- Timothy Dunn, an attorney in the River Club dispute, does not have the master’s degree he claims to have
The lawyer who brought a case to the High Court which accused a First Nations leader opposed to the controversial R4,6-billion Amazon development at the River Club of fraud, has misrepresented his own qualifications to the public.
Attorney Timothy Dunn claims on his LinkedIn profile, which acts as a publicly available curriculum vitae for potential clients, that he has a Masters in Laws (LLM) from the University of Cape Town obtained in 2016. The university’s badge is displayed above this claim. However, the university has no record of Dunn’s degree. A search on their public access portal, where anyone can search for an alumni’s degree so long as they have their name, surname, and date of birth (in Dunn’s case obtained from publicly available court documents), reveals no such qualification for Dunn.
For a third party to obtain more detailed results on a past or present students’ academic records, written consent or power of attorney is required. However, a source within the university confirmed Dunn had registered for a Master’s degree and completed his coursework, but as he never completed his dissertation, he does not have a master’s degree.
This has been confirmed by Dunn who, in response to questions, said he has “half the masters” but never completed the required thesis.
“I am not at all active on LinkedIn and I last updated my linkedin profile in 2016 when I was doing the masters courses and part of the never finished thesis as my practice was taking too much time,” was Dunn’s explanation.
He added: “I do not use LinkedIn for any purpose and have never done so.”
However, misrepresenting your qualifications on social media is a criminal offence in terms of the National Qualifications Framework Amendment Act 12 of 2019, with a possible jail term of up to five years.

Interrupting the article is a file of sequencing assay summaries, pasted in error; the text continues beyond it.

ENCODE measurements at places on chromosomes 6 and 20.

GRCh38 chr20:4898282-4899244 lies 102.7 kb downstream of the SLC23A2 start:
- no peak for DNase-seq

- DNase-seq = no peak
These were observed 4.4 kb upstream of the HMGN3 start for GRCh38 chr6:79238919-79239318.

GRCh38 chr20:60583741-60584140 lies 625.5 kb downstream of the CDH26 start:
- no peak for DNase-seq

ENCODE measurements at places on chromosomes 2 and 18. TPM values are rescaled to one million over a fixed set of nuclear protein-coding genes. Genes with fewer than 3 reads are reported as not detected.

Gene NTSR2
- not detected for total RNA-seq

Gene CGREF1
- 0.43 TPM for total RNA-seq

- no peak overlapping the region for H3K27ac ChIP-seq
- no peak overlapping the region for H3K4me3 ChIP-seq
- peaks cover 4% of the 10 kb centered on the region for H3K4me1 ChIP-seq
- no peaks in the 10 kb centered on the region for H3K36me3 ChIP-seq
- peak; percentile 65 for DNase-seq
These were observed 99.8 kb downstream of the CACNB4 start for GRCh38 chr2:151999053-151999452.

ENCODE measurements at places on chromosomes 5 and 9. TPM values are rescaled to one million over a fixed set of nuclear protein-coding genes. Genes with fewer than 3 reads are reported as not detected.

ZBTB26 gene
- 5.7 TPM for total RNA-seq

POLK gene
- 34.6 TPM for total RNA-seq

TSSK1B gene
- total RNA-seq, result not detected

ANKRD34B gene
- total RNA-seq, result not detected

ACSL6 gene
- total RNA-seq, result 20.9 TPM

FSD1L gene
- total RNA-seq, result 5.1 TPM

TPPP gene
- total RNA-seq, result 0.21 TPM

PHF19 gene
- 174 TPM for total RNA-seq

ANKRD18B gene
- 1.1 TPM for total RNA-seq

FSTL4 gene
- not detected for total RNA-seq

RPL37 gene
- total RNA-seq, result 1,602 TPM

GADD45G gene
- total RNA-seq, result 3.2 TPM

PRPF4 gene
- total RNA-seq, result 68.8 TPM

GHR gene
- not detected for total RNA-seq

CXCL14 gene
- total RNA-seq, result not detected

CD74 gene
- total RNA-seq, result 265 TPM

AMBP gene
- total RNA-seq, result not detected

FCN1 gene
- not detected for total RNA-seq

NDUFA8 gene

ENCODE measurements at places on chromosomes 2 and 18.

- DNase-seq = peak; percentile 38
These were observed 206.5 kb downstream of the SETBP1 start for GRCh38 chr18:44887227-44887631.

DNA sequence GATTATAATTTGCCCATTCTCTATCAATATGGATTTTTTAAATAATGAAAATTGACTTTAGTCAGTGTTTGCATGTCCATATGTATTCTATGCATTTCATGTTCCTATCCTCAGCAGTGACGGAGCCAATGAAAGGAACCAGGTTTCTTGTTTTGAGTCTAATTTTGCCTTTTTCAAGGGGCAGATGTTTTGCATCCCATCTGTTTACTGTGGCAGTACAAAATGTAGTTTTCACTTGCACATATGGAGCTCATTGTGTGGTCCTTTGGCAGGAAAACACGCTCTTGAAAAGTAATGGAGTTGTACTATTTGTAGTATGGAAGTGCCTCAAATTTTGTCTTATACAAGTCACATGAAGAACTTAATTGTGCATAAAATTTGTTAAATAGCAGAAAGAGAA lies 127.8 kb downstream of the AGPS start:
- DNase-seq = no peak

Associate at Tomlinson Mguni James Attorneys, Nombuso Zama, states in an article on the firm’s website: “The new law does not just limit the offence to lying on a job application, but has extended it to lying on social media platforms like LinkedIn, Facebook, Twitter, etc.”
Zama, when called for further information, said misrepresentation on LinkedIn has since been quoted in a labour case in which the person misrepresented themselves as having a driving licence. She said it is unlawful to post a qualification you don’t have, and in the case of a legal practitioner, it also contravened the Legal Practice Council’s code of conduct.
A number of politicians and senior executives, mostly in government parastatals, have since been caught making false claims about their qualifications.
Dunn’s involvement in the River Club development
Last month Mother City News reported that the founder of Krotoa of the Goringhaicona, an organisation which favoured the development of the Amazon development at the River Club, blew the whistle on how he helped the developers target Tauriq Jenkins, the Supreme High Commissioner of the Goringhaicona Khoi Khoin Indigenous Traditional Council (GKKITC) which opposed the development.
The Krotoa founder Ebrahim Abrahams provided an affidavit to Jenkins stating a Krotoa splinter group convinced the court Jenkins, who led the GKKITC in litigation against the River Club development, was not elected to his position, nor did he have a mandate to litigate on the GKKITC’s behalf. They did so by claiming they were in fact the legitimate GKKITC. Three other people have also submitted affidavits backing Abrahams’s claims.
The attorney who represented what Abrahams claims to be the Krotoa splinter group, was Timothy Dunn. The Krotoa splinter group, represented by Dunn, convince the High Court Jenkins was a fraud and had no standing to litigate against the development on their behalf.
This was despite the GKKITC, led by Jenkins, having opposed the development in its current form since 2016 when the landowners, Liesbeek Leisure Properties Trust made known their intention to develop the 14.7 hectare site they bought from Transnet in 2015 for R12-million. Transnet had used the land as a recreational centre with a nine-hole golf course, which the property developers continued to run until shortly after the City of Cape Town gave it the go-ahead to develop in September 2020.
A version of this story is published on GroundUp